San Juan Island National Historical Park, the San Juan Island Library and the San Juan Historical Society will celebrate the pioneer heritage of American Camp with a Fireside Program and Historical Structures Tour of American Camp’s Officers’ Quarters and the other structures associated with it at American Camp on May 30-31.

An evening program—scheduled at 7 p.m., Friday May 30 in the San Juan Island Library—will focus on families who played a major role in birthing settlement on San Juan Island, as well as conserving historic structures such as the Officers’ Quarters (the old McRae house), which was constructed by the U.S. Army in 1856 and moved to San Juan Island during the Pig War crisis.

The next day, from noon to 3 p.m., park staff will, for first time in park history, open the interior of the Officers’ Quarters to the public, as well as the old Brown house (moved to the park in December 2010), the Laundress Quarters and offer guided tours of the redoubt.

The park also will also be commemorating the start of the long-awaited restoration of the Officers’ Quarters (the McRae house, also known officially as Historic Structure 11) interior, which will begin this year, and may be already underway, depending on maintenance scheduling.

The fireside program on the 30th will be preceded by a brief PowerPoint program outlining the history of the building(s) and families at American Camp. The park will then turn the program over to San Juan Islanders to share family stories and personal experiences with the house and surrounding lands, including the beaches and bluffs. The discussion will be moderated by park historian Mike Vouri, but all San Juan islanders are invited to share family stories associated with the site.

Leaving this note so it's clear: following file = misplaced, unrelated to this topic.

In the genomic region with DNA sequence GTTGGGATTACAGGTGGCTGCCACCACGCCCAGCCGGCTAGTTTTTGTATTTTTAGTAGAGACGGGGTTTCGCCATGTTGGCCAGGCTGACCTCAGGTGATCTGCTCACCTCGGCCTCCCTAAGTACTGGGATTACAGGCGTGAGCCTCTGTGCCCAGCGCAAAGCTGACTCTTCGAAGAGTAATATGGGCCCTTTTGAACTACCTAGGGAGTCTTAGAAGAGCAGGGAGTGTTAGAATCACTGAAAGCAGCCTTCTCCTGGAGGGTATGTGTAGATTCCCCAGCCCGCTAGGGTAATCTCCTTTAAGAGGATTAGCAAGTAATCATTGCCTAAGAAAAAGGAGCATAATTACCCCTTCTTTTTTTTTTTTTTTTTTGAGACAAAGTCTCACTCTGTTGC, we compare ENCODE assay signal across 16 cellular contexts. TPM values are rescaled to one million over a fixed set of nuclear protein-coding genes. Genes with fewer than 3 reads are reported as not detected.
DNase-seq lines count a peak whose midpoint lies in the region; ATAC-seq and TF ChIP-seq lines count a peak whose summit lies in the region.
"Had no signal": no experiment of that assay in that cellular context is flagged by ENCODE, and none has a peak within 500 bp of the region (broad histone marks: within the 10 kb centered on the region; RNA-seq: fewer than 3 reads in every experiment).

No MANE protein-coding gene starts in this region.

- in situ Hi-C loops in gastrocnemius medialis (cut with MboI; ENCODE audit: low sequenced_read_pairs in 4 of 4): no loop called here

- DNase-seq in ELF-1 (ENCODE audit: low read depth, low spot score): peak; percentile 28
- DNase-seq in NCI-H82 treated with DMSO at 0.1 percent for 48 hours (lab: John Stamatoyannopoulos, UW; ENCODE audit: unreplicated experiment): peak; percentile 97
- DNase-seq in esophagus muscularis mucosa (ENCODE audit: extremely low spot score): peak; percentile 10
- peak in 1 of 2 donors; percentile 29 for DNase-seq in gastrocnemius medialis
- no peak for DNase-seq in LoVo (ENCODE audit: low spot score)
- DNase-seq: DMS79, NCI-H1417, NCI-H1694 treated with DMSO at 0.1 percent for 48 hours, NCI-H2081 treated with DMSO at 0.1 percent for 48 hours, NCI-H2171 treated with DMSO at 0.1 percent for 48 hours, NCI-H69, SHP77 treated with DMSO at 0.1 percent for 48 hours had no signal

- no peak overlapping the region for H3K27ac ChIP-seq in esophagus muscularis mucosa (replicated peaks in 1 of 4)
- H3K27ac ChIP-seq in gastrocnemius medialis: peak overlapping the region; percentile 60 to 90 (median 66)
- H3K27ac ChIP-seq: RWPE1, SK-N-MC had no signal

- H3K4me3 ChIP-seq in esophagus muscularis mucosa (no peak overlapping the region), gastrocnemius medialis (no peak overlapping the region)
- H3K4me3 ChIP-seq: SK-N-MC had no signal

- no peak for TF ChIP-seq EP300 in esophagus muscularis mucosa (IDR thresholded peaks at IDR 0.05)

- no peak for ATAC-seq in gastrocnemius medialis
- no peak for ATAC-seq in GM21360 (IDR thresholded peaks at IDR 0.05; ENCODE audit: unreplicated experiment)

Following the joint military occupation of the island, the building remained in place, as a farm house, to several families, but primarily the Firth, Firth/LaChappelle and McRae families. The Christopher Rosler family had holdings immediately adjacent to the camps and helped farm the lands in later years. Other island families, such as the Nashes are descended from American Camp soldiers.

American Camp and its counterpart on the northern end of the island, English Camp, were created as a result of the Pig War, the military/naval standoff in 1859 between the United States and Great Britain that lasted several months after an American shot a pig belonging to the Hudson’s Bay Company. Eventually both nations agreed to a joint military occupation of the island by the American soldiers and the British Royal Marines, which over its 12-year duration created a mostly stable environment that invited settlement by citizens of both nations.

The fact that the islands were in dispute did not dissuade these pioneers from staking claims among the island’s frigid waters, dark forests, rocky bights, and wind-swept prairies. From 1860 to 1870, the civilian population on San Juan jumped from 73 to 457, hardly spectacular by later standards, but significant for a 54-square-mile island on the pale of settlement.

The very idea of a national park on San Juan Island is largely due to these settlers and the native peoples who preceded them. If you have images to contribute to the PowerPoint program or require more information, contact Mike Vouri at 360-378-2240, ext. 2227, or Doug Halsey at 360-378-2240, ext. 2228.